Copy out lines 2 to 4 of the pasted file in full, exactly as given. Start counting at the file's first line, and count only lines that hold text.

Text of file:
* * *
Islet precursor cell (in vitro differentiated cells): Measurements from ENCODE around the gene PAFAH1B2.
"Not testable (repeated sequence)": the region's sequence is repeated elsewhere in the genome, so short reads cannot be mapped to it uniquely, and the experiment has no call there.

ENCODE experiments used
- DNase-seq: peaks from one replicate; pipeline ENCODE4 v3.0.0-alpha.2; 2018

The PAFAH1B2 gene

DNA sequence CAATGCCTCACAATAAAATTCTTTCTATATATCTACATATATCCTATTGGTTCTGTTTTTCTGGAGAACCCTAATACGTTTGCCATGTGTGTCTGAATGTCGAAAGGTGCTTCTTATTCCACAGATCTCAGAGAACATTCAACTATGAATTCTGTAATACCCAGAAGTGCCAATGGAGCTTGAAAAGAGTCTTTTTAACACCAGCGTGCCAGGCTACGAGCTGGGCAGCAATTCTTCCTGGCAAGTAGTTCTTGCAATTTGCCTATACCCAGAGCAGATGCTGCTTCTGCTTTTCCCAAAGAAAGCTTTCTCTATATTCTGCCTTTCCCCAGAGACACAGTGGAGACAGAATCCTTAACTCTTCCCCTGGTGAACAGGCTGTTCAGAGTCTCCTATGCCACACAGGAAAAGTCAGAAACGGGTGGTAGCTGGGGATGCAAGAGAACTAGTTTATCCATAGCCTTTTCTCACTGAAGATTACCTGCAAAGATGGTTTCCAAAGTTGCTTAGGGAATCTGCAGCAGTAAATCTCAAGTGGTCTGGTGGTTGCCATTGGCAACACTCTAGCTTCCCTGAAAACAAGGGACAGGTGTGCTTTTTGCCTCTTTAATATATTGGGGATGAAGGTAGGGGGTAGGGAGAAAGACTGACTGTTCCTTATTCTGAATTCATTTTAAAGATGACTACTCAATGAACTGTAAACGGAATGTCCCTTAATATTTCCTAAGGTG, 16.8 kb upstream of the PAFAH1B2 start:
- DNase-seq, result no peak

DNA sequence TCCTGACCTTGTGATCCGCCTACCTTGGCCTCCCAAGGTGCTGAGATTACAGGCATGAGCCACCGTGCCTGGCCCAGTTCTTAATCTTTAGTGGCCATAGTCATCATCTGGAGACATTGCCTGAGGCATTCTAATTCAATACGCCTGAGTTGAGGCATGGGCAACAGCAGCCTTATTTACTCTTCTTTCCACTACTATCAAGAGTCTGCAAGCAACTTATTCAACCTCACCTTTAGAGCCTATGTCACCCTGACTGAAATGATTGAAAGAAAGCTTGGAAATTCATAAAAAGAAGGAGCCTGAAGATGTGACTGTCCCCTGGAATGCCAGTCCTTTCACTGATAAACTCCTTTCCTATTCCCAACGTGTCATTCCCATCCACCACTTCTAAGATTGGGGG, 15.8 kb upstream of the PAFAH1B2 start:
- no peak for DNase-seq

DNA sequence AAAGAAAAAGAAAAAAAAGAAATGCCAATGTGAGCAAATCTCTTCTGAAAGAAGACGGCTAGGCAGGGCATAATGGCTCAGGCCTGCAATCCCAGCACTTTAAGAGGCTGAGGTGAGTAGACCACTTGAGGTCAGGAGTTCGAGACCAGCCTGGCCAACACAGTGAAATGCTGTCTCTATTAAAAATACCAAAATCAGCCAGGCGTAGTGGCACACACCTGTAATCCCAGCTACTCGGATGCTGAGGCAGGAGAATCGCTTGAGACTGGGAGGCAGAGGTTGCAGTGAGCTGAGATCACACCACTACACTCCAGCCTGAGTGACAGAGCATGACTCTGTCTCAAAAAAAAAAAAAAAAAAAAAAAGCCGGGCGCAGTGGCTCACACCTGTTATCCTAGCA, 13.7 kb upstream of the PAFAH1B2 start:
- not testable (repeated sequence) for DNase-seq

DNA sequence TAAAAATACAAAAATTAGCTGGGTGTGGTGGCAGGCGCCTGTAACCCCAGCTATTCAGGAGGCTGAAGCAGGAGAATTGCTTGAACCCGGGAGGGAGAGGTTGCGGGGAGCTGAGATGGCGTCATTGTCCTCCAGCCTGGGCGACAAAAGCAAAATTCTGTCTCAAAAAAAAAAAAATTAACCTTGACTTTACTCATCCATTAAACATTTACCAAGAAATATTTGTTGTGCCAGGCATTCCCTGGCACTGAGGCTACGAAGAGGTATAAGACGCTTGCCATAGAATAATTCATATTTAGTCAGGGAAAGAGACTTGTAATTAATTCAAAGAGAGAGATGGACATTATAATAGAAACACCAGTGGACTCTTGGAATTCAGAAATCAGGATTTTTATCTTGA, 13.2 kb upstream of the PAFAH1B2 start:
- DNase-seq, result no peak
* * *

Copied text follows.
"Not testable (repeated sequence)": the region's sequence is repeated elsewhere in the genome, so short reads cannot be mapped to it uniquely, and the experiment has no call there.

ENCODE experiments used
- DNase-seq: peaks from one replicate; pipeline ENCODE4 v3.0.0-alpha.2; 2018